Menachem Haberman

“Arriving at Auschwitz was like standing at the gates of hell. We went through the “selection” right upon disembarking onto the ramp, and I got separated from my mother and younger brothers. They were directed towards the chimneys. When I saw my mother was having trouble handling the children on her own, I decided to leave the adults line and hurried to help her. My younger brother, Benjamin, was sick with fever and sobbing. I took him away and tried to sooth him. Suddenly, we were approached by a tall, robust prisoner who ordered me firmly to hand the child over to my mother and go back into the line. I did it while looking into Benjamin’s tearful eyes. He waved goodbye with his little hand, and I had no idea this was the last time I would ever see him, or anyone else from my family. This image is etched on my mind ever since, I see it every single day.

After this hasty farewell I was called to sit at a table where a number was tattooed on my forearm. From that moment on, I was no longer Menachem Haberman. My sole identity was A-10111. Despite the searing pain I did not make a sound. I was afraid any cry of pain would mean a death sentence, and I wanted to live. I knew I had to summon all of my mental vigor in order to withstand that horrible reality, and not turn into smoke in an Auschwitz chimney.

I had so many moments of hanging by a thin thread between life and death. Staying alive in each of those occasions felt like a miracle. I come from a Hassidic family with a deeply rooted faith, and I kept believing in God in spite of all the atrocities I had experienced. Having survived the selection, Auschwitz, the Death March to Germany and Buchenwald camp, I do believe my survival could be at least partly attributed to the profound faith in God.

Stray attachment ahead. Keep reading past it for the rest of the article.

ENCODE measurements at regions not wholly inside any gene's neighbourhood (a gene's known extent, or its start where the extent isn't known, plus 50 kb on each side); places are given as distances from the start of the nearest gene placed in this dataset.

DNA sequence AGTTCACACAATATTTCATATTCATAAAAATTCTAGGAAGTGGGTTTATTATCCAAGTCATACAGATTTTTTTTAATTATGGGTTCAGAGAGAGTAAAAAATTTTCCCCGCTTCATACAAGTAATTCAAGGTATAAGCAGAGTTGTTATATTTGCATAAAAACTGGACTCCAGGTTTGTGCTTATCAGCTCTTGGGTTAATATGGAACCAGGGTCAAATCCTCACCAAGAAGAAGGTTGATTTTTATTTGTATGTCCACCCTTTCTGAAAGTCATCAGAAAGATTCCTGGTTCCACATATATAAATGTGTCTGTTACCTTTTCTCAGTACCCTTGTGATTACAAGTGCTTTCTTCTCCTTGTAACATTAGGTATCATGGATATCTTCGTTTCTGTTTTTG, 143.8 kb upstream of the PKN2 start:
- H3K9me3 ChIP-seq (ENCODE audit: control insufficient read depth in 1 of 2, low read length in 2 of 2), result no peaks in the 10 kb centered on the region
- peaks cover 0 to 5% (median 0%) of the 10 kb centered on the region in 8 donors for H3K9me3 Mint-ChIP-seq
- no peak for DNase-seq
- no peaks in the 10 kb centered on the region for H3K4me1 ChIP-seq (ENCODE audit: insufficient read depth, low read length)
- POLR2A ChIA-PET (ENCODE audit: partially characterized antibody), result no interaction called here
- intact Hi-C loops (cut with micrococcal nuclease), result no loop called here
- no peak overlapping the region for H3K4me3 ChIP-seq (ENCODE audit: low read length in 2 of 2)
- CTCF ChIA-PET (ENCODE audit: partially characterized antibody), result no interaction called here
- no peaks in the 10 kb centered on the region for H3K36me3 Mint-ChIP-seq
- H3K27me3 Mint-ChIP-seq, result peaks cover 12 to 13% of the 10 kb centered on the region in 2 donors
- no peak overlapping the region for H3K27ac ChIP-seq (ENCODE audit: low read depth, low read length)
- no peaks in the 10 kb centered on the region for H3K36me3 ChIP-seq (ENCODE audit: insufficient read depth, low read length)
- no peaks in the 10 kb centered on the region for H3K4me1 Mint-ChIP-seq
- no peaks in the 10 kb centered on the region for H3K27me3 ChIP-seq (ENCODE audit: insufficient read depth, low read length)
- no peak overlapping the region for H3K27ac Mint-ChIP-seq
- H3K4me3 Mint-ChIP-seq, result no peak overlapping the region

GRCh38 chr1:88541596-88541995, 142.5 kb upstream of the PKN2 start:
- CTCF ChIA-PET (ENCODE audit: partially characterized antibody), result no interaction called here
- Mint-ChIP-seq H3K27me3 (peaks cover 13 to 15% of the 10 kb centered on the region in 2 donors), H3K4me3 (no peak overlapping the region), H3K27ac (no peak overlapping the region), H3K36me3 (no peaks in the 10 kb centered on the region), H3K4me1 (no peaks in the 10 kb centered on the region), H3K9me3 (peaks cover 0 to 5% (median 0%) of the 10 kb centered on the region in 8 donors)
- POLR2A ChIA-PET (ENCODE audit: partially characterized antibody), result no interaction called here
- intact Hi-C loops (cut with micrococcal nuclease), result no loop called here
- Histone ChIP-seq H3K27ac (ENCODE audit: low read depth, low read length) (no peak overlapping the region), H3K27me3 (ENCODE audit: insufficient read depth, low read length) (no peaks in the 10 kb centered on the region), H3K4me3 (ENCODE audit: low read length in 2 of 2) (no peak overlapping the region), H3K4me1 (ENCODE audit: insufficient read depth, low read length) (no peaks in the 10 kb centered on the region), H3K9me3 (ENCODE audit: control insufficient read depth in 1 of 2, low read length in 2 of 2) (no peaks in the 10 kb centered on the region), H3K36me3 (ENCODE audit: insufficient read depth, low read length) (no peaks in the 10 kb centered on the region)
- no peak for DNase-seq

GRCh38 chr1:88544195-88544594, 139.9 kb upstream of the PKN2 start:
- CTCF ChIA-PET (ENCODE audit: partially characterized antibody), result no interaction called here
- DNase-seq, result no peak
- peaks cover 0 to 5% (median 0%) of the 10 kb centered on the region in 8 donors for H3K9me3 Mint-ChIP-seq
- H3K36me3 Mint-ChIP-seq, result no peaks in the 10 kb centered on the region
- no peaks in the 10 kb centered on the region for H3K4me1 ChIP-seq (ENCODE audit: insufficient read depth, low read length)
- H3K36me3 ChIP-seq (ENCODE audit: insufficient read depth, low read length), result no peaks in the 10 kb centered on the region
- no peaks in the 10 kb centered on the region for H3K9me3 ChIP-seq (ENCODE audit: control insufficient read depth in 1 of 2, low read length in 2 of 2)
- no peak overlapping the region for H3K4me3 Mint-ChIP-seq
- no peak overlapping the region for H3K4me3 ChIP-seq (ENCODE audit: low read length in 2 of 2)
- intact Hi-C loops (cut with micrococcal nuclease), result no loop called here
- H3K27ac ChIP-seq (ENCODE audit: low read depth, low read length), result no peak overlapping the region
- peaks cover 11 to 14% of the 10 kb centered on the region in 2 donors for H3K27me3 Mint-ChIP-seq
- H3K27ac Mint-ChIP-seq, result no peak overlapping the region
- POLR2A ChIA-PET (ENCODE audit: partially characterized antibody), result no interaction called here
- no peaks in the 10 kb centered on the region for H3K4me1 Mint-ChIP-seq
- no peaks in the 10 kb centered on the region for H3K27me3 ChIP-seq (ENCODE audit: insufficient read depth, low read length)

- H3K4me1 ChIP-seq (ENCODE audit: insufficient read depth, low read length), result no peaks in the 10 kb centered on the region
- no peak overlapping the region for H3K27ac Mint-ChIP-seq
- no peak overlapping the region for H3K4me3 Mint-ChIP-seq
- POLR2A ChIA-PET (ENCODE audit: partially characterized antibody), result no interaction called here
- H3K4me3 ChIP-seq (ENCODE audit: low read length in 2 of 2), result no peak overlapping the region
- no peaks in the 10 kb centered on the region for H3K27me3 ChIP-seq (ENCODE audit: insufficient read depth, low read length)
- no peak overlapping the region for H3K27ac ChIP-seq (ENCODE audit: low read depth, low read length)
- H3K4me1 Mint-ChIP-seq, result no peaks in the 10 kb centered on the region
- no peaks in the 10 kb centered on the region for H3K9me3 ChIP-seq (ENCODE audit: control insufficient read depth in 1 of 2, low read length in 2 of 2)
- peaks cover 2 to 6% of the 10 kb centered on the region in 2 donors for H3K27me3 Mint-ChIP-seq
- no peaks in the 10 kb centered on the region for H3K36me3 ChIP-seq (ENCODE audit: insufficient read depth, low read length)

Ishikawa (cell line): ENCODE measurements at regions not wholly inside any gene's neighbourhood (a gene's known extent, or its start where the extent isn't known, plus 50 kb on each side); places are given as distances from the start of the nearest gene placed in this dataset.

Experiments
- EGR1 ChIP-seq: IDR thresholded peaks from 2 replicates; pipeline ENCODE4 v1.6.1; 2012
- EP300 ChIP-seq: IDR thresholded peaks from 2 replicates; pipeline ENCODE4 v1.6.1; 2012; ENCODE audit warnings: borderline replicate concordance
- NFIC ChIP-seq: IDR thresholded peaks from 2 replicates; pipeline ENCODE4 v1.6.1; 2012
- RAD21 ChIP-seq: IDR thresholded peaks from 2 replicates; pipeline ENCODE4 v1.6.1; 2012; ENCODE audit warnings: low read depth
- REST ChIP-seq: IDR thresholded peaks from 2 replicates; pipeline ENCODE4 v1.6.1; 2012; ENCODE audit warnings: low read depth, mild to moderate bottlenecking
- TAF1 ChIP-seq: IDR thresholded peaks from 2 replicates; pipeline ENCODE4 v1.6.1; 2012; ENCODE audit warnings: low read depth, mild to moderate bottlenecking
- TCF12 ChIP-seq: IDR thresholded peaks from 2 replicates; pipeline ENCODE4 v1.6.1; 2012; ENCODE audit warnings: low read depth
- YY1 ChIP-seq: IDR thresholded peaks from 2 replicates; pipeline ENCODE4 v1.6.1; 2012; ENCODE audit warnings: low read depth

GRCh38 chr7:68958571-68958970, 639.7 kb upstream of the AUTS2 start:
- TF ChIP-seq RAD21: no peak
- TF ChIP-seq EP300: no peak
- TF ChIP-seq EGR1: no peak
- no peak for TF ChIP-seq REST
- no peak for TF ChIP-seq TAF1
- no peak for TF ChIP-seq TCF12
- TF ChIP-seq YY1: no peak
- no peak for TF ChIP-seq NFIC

While in Auschwitz, I could never tell when it was Passover, or Yom Kippur, or Rosh Hashanah. However, I knew I must retain my bond with the Jewish faith. There was a set of Tefillin in Buchenwald camp, in block number 59, and I would take any opportunity to stand in line, even in the freezing cold, and wear the Tefillin on my forehead, saying:  “Hear, O Israel, the Lord our God, the lord is one”. This immortal verse charged me with power and strengthened my belief in the existence of God. It also made me feel I was still “normal”, not just a sac of bones with a number tattooed on it.

Notwithstanding the holocaust, I believe in God. And yet, I have friends who lost their faith in God because of the holocaust. Faith is a very personal thing, each to his choice. I always felt that despite the horrendous destruction we must continue the lineage of the Jewish People and maintain our faith. Without it, I don’t think I would have been able to survive and tell you my story now.”

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